Of course, not everything went exactly as planned; there’ve been some hiccups and heartaches. Through it all, we’ve always found a way to not only move forward but learn from the experience.

 

We’ve met some really great authors in the past few years and made friends from all over the world. You have our sincere thanks. Without you we’d not be here.


AIP would also like to give our authors a big shout out. Some of you have been with us for most of the ride. Others are newly acquired. Our biggest desire is to see you succeed so we will work hard to make that happen.

To our fans, thank you so much for supporting us.


To those who have just happened across our site, let me introduce you to the crew.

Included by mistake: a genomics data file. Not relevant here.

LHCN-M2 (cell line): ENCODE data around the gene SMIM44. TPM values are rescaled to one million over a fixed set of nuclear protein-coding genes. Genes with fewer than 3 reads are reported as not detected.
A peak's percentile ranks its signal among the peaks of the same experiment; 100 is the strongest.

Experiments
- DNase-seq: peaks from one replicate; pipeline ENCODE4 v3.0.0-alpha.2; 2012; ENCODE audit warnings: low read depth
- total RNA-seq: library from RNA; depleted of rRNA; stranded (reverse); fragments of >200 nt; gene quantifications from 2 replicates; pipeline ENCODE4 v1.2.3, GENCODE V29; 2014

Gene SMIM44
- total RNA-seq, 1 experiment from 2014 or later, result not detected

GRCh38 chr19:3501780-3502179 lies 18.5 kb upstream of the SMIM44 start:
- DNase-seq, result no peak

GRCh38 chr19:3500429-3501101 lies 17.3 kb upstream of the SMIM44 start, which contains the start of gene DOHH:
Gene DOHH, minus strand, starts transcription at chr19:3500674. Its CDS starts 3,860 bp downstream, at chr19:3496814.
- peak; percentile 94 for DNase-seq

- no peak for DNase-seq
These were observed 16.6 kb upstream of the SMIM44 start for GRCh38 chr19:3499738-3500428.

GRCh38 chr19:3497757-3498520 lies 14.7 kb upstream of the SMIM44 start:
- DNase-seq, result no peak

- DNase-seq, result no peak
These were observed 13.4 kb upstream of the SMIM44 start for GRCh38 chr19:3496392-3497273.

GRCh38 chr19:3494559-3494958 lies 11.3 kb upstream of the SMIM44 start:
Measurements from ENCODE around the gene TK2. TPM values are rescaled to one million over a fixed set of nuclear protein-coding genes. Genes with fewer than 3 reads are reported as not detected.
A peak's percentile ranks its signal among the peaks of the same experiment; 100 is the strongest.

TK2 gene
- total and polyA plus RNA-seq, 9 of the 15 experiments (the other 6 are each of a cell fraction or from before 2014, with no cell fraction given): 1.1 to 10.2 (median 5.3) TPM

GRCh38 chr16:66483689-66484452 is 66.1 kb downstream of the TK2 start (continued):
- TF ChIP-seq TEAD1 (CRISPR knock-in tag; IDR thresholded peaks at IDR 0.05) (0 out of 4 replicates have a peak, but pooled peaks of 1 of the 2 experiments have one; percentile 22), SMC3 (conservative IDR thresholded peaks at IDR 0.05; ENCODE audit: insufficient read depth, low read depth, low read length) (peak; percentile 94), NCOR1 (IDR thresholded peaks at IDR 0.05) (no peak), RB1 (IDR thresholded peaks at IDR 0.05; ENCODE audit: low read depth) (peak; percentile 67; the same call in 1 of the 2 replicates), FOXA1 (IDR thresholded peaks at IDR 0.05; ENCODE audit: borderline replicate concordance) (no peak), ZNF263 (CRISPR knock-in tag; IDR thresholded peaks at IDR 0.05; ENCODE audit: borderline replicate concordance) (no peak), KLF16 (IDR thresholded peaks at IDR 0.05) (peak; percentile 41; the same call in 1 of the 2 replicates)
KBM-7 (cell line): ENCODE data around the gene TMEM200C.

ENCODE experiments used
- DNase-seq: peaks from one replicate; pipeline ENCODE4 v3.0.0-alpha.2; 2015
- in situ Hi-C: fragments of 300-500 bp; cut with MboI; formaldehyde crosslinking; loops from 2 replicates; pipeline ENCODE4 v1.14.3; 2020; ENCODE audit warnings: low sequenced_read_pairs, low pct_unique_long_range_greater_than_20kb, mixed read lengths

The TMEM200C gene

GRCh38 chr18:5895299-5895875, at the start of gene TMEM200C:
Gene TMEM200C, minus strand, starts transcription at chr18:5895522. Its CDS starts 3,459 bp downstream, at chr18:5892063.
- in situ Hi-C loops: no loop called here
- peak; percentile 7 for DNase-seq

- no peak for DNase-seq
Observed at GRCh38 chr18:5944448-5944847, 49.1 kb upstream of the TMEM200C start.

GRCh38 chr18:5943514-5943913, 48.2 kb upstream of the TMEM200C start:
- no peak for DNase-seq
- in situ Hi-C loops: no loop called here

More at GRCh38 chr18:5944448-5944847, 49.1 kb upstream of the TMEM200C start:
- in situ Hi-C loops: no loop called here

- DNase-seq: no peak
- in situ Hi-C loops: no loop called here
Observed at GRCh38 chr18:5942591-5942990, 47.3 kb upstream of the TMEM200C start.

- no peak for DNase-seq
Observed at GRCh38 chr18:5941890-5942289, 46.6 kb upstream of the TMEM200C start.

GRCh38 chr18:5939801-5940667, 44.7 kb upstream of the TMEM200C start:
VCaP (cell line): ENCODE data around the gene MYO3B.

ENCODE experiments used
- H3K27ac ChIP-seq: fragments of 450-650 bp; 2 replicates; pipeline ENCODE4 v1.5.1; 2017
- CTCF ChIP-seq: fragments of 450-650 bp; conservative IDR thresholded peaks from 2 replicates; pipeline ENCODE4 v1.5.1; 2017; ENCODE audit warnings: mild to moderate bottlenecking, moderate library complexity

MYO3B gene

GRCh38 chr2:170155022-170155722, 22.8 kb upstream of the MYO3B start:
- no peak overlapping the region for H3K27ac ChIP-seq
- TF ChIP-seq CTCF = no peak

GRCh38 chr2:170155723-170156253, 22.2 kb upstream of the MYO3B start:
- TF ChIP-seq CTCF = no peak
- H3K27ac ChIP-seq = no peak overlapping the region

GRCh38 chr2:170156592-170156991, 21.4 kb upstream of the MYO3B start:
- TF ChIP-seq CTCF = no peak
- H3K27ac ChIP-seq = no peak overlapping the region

Ivan Ewert is the author of the Gentleman Ghouls series. The first two books, Famished: The Farm and Famished: The Commons are currently out with Ivan working on the third book of the series, Famished: The Ranch currently in production.

 

The Sheynan trilogy, by Dylan Birtolo, takes you into the world of shapeshifters with the first two books, The Shadow Chaser and The Bringer of War. The third book, The Torn Soul will be out next month.

 

If you’d like dark fantasy Peter M Ball’s trilogy, The Flotsam, is right up your alley. The first two books, Exile and Frost take you to The Gold Coast in Australia. Crusade, released later this year, concludes this series.

 

Jennifer Brozek concluded her Karen Wilson Chronicles last month. Follow Karen Wilson as she discovers a hidden world in the very city she lives in. We’d also like to congratulate her on her Hugo award nomination for Best Editor, Short Form. We couldn’t be more happy for her.